This has been a point of discussion on both of our podcasts at this point, and a particular sore spot with both myself and Tyler.  It’s come to a place wherein I’m sort of… afraid to perform updates to my system out of fear of just bricking it entirely.  While this is admittedly something that could happen under any operating system and any platform, it’s never been as bad for me as it has been under Fedora 12.

As an example, the last *six* kernel updates for me to both Fedora 11 and 12 combined have completely broken graphics capability with my adapter (a GeForce 8600 M GS).  Yes, I know that the Fedora development team is not responsible for ensuring that my graphics card works with their operating system – but this is not something the average user should have to worry about.  Tyler has also had this issue, and I think would tend to agree with me.

Linux is fun, too

Though there have been so many frustrating moments over the last four months that I have been tempted to just format everything and go back to my native Windows 7 (previously: release candidate, now RTM).  Through all of this though, Fedora – and Linux in general – has never stopped interesting me.

This could just be due to the fact that I’ve been learning so much – I can definitely do a lot more now than I ever could before under a Linux environment, and am reasonably pleased with this – but I’ve never sat down on my laptop and been bored to play around with getting stuff to work.  In addition, with some software (such as Wine or CrossOver) I’ve been able to get a number of Windows games working as well.  Linux can play, too!

Customizing my UI has also been a very nice experience.  It looks roughly like Sasha’s now – no bottom panel, GnomeDo with Docky, and Compiz effects… it’s quite pretty now.

There’s always another way

If there’s one thing I’ve chosen to take away from this experiment it’s that there is ALWAYS some kind of alternative to any of my problems, or anything I can do under another platform or operating system.  Cisco VPN client won’t install under Wine, nor will the Linux client version?  BAM, say hello to vpnc.

Need a comprehensive messaging platform with support for multiple services?  Welcome Pidgin into the ring.

No, I still can’t do everything I could do in Windows… but I’m sure, given enough time, I could make Fedora 12 an extremely viable alternative to Windows 7 for me.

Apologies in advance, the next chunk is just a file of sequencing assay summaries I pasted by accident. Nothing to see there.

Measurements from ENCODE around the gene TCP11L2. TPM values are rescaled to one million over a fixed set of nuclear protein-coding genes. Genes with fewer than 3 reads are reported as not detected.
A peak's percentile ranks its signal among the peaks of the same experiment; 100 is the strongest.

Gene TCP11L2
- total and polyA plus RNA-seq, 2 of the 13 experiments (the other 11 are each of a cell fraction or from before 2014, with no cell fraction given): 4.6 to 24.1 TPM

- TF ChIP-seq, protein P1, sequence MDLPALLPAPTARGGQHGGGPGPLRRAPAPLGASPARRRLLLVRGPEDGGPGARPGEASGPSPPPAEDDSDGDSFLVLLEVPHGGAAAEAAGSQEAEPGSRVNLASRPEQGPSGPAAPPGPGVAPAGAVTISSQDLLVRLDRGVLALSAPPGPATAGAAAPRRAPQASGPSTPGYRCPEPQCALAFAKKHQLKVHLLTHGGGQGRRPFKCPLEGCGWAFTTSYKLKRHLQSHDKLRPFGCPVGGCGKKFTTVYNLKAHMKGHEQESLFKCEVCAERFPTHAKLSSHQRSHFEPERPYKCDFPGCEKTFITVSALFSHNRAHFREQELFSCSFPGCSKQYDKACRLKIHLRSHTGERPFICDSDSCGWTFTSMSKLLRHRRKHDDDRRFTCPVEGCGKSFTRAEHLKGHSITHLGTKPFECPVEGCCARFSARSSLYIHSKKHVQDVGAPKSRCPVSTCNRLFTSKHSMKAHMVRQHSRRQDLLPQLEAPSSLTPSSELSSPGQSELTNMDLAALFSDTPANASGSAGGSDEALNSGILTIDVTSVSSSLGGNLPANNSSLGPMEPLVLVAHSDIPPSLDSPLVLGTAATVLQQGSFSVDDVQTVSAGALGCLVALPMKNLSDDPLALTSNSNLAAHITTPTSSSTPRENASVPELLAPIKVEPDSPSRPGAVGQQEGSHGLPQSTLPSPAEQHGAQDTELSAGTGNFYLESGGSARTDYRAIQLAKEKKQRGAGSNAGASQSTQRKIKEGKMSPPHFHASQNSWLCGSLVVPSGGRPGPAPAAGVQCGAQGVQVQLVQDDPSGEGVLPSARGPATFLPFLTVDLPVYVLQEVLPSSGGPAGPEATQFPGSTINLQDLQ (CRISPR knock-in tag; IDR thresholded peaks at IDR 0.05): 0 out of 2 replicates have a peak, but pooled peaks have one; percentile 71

The long and short of it

There’s a reason I’ve chosen my clever and rather cliche title for this post.  According to lore, a phoenix is a bird that would rise up from its own ashes in a rebirth cycle after igniting its nest at the end of a life cycle.  So is the case for Fedora 12 and my experience with Linux.

At this point, I could not see myself continuing my tenure with the Fedora operating system.  For a Linux user with my relatively low level of experience, it is too advanced and too likely to brick itself with a round of updates to be viable for me. Perhaps after quite a bit more experience with Linux on the whole, I could revisit it – but not for a good long while.  This is not to say it’s unstable – it’s been rock solid, never crashing once – but it’s just not for me.

To that end, Fedora 12 rests after a long and interest-filled tenure with me.  Rising from the ashes is a new user in the world of Linux – me.  I can say with confidence that I will be experimenting with Linux distributions in the future – maybe dipping my feet in the somewhat familiar waters of Ubuntu once more before wading into the deep-end.

Watch out, Linux community… here I come.

Categories: Dana H, Fedora, God Damnit Linux, Linux Tags:

Today, the search engines…

November 23rd, 2009 No comments

I would just like to point out that thanks to you the readers, who I’d like to reinforce are fantastic and have been a huge help to us (as well as making us feel good that people are making use of the site!) have catapulted us to previously unknown heights in the world of Canadian search engine fame!

The big three search engines with Canadian domains – Google, Bing, and Yahoo – have all launched us up to top-shelf status on their search pages with a search string of ‘The Linux Experiment’:

Bing.ca – first search result (yay!)

Yahoo.ca – first search result (double yay!)

Google.ca – second search result (darn you, PC World)

Let’s collectively step it up and get us to the top of the Google search charts.  With a scant 38 days left in the Experiment, time is quickly running out!

Today, the search engines… tomorrow, the (PC) world!

Fedora 12: Drenched in glory

November 20th, 2009 6 comments

Let me start off by saying that my experience thus far (over the last 24 hours) with Fedora 12 – Constantine has been the complete opposite from Tyler’s.  For the most part, at any rate.  While I, too attempted to do a preupgrade (from terminal) to Constantine and had it fail due to an insufficiently sized /boot partition – the 200 MB that it suggests on install is simply not enough – my clean install attempt went smooth as silk.

After backing everything important (user folder) up to my server, which over gigabit ethernet took all of 12 minutes, I popped the Fedora 12 x86_64 DVD into my drive and restarted.   Installation and drive partitioning was easy, as was customizing my installation repositories to include Fedora 12 x86_64 and Fedora 12 x86_64 updates – this has saved me a lot of headaches now, I’m sure.  I also decided this time around to add KDE at boot time, just to see if this would simplify my problems with that environment; more on that in a later post, I’m sure.

As of right now I’m running a stable – though desktop effects-less – Gnome environment.  Boot time over Fedora 11 has significantly improved, and the boot animation is a great improvement over the scrolling bar from Fedora 11.  In addition, off the bat my computer automatically supported native resolution (no-go without drivers in Fedora 11) and screen brightness changing (same story there in Leonidas).

One other thing that GREATLY excites me – folder mounting of my Windows Home Server shares has increased in speed tenfold.  It’s almost instant now, much like it would be in Windows – fantastic!

Though frustrated by the idea of having to re-configure Wine and vpnc (that took me FOREVER!), and waiting for nVidia or a kmod driver to come out that supports my GeForce 8600M GS for enabling desktop effects and my beloved Gnome DO, I’m pleasantly surprised by my experience thus far.